Most CMOs today spend as much, if not more, time thinking about data and marketing stacks as they do building creative content. The biggest challenge is to avoid abandoning the creative process. The media, message delivery systems, and analytics models are constantly changing, but creative ideas and content will always rise to the top.

MTS: What startups are you watching/keen on right now?

I am very interested in the blurring of the marketing and sales channels. Companies like DialogTech instrument the top of the funnel (marketing), while other companies like Gong or Chorus instrument the bottom of funnel (sales). The line between marketing and sales funnels are arbitrary divisions along the customer’s journey. As these lines merge, and marketing and sales professionals engage in overall customer journey management, companies that support them will rise to the top.

MTS: What tools does your marketing stack consist of in 2017?

Here at DialogTech we use Marketo, DialogTech, Google Analytics (of course), AdWords, and Salesforce, with Tableau as an additional analytics layer.

MTS: Could you tell us about a standout digital campaign? (Who was your target audience and how did you measure success)

While it should not be surprising, simple still beats sophistication. We have been doing webinars on a variety of topics for years. Often we focus on advanced topics like Omni-Channel Campaign Optimization. Recently our Director of Digital Marketing presented a webinar on viewing phone calls in Google Analytics. This entry level webinar, covering a topic we always assumed everyone already knew about, broke all of our records for attendance. More importantly it lead to strong top of funnel opportunities across companies of every size.

Sometimes to move ahead you need to just simplify and step back. We often forget that potential new customers did not see all of the content we distributed last year, or the year before and it is important to mix the basics in with your advanced campaigns.

MTS: How do you prepare for an AI-centric world as a marketing leader?

Embrace change. In today’s technology-driven world the rate of change continues to accelerate. We can no longer assume the way we measured and managed marketing campaigns in the past will be the same in the future. AI will help us automate many traditional quantitative marketing roles, but it’s unlikely to automate creativity for long time, if ever.


This Is How I Work


MTS: One word that best describes how you work.

Focused. I am a unitasker.

MTS: What apps/software/tools can’t you live without?

Mixmax, a Gmail/Chrome extension.

MTS: What’s your smartest work related shortcut or productivity hack?

I work from home or offsite a couple of days a month to catch up. In fact, I am working from home today.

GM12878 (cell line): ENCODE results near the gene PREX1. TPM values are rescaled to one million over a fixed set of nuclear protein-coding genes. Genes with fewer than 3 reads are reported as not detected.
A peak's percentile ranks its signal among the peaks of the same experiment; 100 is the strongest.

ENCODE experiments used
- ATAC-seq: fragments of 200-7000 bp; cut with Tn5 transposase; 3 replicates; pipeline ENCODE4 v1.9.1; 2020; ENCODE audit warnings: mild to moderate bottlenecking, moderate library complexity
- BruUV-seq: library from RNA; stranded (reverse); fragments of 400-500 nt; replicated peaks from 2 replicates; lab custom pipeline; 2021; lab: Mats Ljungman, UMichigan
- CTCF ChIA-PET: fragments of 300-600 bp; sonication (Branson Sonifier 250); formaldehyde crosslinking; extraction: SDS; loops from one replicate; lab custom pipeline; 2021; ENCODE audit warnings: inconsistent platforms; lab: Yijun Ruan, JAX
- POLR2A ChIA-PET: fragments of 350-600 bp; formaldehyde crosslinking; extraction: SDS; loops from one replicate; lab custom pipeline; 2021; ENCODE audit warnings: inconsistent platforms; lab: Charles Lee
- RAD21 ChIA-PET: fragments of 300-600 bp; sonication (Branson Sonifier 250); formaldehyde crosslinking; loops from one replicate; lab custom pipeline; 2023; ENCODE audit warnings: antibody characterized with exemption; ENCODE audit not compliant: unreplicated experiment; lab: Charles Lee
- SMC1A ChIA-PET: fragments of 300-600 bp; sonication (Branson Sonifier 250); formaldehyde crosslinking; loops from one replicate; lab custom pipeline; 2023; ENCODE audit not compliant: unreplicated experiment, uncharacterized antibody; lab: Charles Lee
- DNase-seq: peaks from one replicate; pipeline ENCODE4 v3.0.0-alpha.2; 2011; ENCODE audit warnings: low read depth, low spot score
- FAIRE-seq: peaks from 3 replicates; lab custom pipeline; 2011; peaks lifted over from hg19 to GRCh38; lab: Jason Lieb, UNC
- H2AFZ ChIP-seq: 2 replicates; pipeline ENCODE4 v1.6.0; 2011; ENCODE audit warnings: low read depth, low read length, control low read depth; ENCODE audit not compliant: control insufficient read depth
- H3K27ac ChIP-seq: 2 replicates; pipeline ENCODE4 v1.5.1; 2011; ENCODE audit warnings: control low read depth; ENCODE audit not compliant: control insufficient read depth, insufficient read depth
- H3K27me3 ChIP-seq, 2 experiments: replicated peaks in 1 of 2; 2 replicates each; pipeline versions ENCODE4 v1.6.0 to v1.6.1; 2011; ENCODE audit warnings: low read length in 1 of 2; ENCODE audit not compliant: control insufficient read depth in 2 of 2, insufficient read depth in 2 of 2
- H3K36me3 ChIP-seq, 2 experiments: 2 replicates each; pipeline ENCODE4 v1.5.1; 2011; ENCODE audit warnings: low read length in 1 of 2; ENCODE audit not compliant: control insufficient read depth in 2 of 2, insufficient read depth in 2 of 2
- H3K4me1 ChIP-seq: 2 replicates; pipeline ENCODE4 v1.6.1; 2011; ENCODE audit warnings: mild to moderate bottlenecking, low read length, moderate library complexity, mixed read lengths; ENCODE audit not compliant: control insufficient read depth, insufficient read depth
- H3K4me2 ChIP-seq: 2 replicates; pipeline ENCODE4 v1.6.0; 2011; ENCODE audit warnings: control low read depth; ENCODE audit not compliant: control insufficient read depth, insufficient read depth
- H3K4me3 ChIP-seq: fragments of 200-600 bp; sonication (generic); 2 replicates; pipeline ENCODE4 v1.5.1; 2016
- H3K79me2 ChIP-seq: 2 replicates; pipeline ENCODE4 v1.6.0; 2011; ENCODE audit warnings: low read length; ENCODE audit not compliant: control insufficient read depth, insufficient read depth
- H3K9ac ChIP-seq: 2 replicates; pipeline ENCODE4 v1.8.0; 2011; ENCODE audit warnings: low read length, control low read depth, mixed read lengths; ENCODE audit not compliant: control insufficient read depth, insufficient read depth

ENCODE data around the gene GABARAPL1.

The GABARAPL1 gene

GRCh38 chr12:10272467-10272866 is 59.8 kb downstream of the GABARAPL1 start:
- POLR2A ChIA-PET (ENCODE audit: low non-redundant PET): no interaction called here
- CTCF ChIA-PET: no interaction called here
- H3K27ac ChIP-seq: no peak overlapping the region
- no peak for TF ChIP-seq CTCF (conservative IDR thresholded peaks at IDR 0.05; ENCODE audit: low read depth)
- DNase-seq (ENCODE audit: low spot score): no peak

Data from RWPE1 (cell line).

MTS: What are you currently reading? (What do you read, and how do you consume information?)

I read business-related material on my iPad using the Kindle application. I read fiction hard copy. Right now I am reading Radical Candor by Kim Scott, and A World in Disarray by Richard Haass.

MTS: What’s the best advice you’ve ever received?

Listen first.

MTS: Something you do better than others – the secret of your success?

Risk does not bother me. I thrive on change.

MTS: Tag the one person whose answers to these questions you would love to read:

Elon Musk. I wish I had his intelligence and energy.

MTS: Thank you Irv! That was fun and hope to see you back on MarTech Series soon.

Irv is a senior executive with over 35 years of computer technology industry experience and deep technology and management expertise. He is passionate about the delivery of technology solutions that improve peoples lives.

Currently as the CEO/CTO at Ifbyphone he is working with a very talented team to build the leading company in the delivery of Voice Based Marketing Automation solutions.

DialogTech’s platform solves one of the most pressing challenges in today’s mobile-first world by eliminating the black hole inbound calls create in understanding true marketing performance. As marketers face mounting pressure to drive not only leads but revenue, DialogTech’s platform empowers them with the call attribution data needed to confidently invest in campaigns that drive calls, as well as the conversion technology necessary to convert callers into customers.

[mnky_heading title=”About the MarTech Interview Series” link=”|||”]

The MTS Martech Interview Series is a fun Q&A style chat which we really enjoy doing with martech leaders. With inspiration from Lifehacker’s How I work interviews, the MarTech Series Interviews follows a two part format On Marketing Technology, and This Is How I Work. The format was chosen because when we decided to start an interview series with the biggest and brightest minds in martech – we wanted to get insight into two areas … one – their ideas on marketing tech and two – insights into the philosophy and methods that make these leaders tick.

buy modafinil online where to buy modafinil